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Home BUSINESSGlobal economy needs to bolster non-dollar financing options: economist
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Sat, 26 Dec, 2015 02:24:14 AM
FTimes-Xinhua Report, Dec 26
File Photo AFP-Lehtikuva.
The outsize impact of U.S. monetary policy on the global economy should lead the international community to pursue non-dollar alternative financing sources, says a Venezuelan economist.
 
     "There needs to be a solid well-backed currency ... that can counter the benchmark of the dollar," Venezuelan economist Tomas Sanchez said in a recent interview with Xinhua.
 
     Most observers agree the U.S. Federal Reserve's recent decision to hike interest rates for the first time in nearly 10 years will have repercussions worldwide, but especially for countries with close trade ties to the United States.
 
     The decision to raise rates by 0.25 percent makes borrowing and existing debt more expensive, and could spark substantial outflows of money toward the U.S., all cause for concern among developing and emerging economies.
 
     As long as the dollar continues to serve as the global benchmark currency, most financial transactions will have to abide by the monetary policies of the United States, and suffer its consequences, said Sanchez.
 
     The interest rate hike had an immediate impact on the price of oil, which was already in a tailspin, he noted.
 
     On Dec. 16, the day Fed announced the move, the price of Brent oil dipped 3.34 percent to land at 37.44 dollars a barrel, while West Texas Intermediate (WTI) dropped 4.81 percent to close at 35.56 dpb.
 
     Oil is not the only sector affected, said Sanchez, noting the euro has also taken a hit.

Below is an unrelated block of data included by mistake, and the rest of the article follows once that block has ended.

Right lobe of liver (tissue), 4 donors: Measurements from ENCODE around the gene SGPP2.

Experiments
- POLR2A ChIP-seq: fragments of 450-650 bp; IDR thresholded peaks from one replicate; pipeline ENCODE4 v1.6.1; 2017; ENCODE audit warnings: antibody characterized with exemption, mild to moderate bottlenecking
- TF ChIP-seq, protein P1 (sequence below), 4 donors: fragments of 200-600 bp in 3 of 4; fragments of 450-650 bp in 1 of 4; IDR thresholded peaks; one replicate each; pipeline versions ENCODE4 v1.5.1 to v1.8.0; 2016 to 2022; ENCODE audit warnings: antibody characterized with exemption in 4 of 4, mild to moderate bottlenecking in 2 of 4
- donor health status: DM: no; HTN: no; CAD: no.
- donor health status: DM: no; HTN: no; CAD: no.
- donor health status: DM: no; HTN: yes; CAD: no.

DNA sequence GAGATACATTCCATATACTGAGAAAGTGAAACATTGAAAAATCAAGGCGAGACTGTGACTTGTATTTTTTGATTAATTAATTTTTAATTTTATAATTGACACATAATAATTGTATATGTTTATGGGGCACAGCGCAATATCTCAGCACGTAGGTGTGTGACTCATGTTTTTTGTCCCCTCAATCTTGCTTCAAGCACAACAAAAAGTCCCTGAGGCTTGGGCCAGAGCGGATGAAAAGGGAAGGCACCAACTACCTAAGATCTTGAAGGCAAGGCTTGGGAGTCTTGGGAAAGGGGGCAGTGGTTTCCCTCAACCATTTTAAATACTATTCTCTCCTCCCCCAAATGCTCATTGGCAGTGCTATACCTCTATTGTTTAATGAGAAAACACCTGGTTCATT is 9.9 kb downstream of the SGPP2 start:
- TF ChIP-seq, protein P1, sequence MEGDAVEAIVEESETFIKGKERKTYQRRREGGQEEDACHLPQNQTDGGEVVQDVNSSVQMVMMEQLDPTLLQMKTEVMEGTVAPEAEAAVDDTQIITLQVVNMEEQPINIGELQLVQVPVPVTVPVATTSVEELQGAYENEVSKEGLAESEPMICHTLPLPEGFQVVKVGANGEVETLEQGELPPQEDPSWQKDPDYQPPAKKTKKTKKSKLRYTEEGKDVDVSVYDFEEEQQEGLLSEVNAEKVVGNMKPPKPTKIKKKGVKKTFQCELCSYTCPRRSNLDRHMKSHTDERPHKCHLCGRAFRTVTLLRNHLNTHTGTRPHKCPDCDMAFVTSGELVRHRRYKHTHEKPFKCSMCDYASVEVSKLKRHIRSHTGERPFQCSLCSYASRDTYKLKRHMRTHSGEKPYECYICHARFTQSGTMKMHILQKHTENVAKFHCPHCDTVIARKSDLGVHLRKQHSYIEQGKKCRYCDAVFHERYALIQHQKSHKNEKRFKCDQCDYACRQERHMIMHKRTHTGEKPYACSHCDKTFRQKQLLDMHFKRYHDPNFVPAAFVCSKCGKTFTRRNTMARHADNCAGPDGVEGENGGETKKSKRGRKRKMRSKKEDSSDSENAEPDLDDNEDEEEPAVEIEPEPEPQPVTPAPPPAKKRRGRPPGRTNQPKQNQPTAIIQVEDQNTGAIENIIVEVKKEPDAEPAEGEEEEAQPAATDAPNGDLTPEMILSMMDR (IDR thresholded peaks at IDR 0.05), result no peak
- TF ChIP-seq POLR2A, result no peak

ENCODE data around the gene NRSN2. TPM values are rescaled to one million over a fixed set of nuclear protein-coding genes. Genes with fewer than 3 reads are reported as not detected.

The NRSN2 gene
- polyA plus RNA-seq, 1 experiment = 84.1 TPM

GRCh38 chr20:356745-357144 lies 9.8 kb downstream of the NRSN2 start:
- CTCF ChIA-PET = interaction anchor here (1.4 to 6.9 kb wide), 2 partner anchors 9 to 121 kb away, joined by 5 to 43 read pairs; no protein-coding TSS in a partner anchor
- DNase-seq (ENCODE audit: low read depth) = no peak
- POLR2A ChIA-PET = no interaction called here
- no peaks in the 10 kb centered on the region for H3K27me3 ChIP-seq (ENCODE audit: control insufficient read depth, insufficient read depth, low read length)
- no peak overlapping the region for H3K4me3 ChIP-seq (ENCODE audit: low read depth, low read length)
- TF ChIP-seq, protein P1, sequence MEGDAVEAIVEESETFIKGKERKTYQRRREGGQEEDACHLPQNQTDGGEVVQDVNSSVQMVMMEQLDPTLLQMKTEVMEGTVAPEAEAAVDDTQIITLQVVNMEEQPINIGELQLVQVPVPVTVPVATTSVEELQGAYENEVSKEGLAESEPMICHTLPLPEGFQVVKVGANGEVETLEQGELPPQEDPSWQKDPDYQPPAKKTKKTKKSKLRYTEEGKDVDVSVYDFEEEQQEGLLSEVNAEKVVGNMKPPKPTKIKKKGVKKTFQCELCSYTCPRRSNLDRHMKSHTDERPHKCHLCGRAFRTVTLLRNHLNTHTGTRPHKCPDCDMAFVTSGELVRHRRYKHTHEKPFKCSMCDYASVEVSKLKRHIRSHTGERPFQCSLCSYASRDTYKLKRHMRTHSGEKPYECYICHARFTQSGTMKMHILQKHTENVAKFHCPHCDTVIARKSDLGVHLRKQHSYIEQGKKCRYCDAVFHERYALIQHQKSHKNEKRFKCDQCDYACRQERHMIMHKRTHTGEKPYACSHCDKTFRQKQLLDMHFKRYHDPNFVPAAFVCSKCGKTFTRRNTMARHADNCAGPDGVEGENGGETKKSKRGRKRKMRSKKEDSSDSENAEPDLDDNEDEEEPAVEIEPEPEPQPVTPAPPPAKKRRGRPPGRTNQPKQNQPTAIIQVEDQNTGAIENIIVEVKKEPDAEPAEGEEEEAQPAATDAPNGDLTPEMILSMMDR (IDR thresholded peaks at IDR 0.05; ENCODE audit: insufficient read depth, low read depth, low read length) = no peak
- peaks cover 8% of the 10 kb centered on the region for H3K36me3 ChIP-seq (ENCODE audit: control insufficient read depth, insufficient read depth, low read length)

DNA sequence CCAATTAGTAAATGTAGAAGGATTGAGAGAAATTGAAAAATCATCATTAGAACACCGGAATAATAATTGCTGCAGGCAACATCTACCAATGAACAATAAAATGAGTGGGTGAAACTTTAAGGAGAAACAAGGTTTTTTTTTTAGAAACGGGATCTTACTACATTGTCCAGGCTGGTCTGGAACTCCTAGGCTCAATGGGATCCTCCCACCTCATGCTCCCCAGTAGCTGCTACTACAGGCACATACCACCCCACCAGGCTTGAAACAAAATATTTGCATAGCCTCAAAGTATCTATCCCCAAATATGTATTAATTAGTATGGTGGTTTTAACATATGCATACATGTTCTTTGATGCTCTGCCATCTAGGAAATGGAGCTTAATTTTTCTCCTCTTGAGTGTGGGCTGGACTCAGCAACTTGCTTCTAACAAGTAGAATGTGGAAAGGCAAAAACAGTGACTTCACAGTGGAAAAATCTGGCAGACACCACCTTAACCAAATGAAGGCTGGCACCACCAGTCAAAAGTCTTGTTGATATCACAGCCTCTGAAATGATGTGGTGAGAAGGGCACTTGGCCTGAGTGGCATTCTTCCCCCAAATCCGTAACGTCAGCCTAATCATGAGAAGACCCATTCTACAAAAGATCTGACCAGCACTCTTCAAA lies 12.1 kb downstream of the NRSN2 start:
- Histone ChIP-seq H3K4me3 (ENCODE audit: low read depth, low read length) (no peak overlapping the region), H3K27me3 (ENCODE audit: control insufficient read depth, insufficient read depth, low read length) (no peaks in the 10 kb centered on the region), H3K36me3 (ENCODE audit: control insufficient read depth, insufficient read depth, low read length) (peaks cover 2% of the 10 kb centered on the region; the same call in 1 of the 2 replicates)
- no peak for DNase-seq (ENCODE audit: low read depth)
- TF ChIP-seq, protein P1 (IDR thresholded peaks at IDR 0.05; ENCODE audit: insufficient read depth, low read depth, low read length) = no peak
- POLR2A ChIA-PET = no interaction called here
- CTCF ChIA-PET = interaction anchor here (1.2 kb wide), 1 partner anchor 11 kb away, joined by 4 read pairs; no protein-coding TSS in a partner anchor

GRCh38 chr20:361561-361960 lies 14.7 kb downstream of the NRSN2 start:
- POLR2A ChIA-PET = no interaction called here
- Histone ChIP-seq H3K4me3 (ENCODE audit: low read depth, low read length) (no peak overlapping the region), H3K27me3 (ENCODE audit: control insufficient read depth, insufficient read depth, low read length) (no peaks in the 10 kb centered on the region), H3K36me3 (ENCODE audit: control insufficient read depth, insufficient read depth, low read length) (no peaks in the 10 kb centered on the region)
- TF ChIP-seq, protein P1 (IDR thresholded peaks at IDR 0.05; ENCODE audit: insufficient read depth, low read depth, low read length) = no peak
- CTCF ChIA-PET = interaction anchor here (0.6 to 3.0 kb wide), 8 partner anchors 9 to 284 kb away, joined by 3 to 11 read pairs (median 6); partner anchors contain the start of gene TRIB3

"Given the trade exchange between the United States and Europe, (the euro) will always be affected by the dollar's performance," said Sanchez, who believed the euro's reliance on the dollar makes it a poor substitute for dollar as a global benchmark currency.
 
     In Latin America, countries that do the most trade with the U.S. are at risk of suffering the consequences of the rate hike.
 
     "Brazil and Colombia, which have high levels of imports and exports with the United States, and whose currencies depend a lot on the fluctuation of the dollar, will be most affected in Latin America," said Sanchez.
 
     Investment rating agency Moody's has forecast that emerging countries such as Brazil, South Africa and Russia "could experience capital flight," which would in turn affect investor confidence.
 
     Venezuela will be less directly affected by the hike, "since it doesn't rely as much on the U.S. financial sphere," but its reliance on oil exports could lead to a "deficit" in the oil sector, said Sanchez.
 
     Venezuela's big advantage compared with other regional countries, he said, is its solid ties with China.
 
     "We have our sources of financing through agreements with China and other countries," said Sanchez.
 
     "China can promote its currency as a future benchmark, since it's a country that has the capacity to back it up, from an economic perspective, and also has substantial trade with other countries," said Sanchez.
 
     To that end, the International Monetary Fund's decision to confer reserve currency status on the Chinese yuan, or renminbi, represents a step in the right direction, he said.
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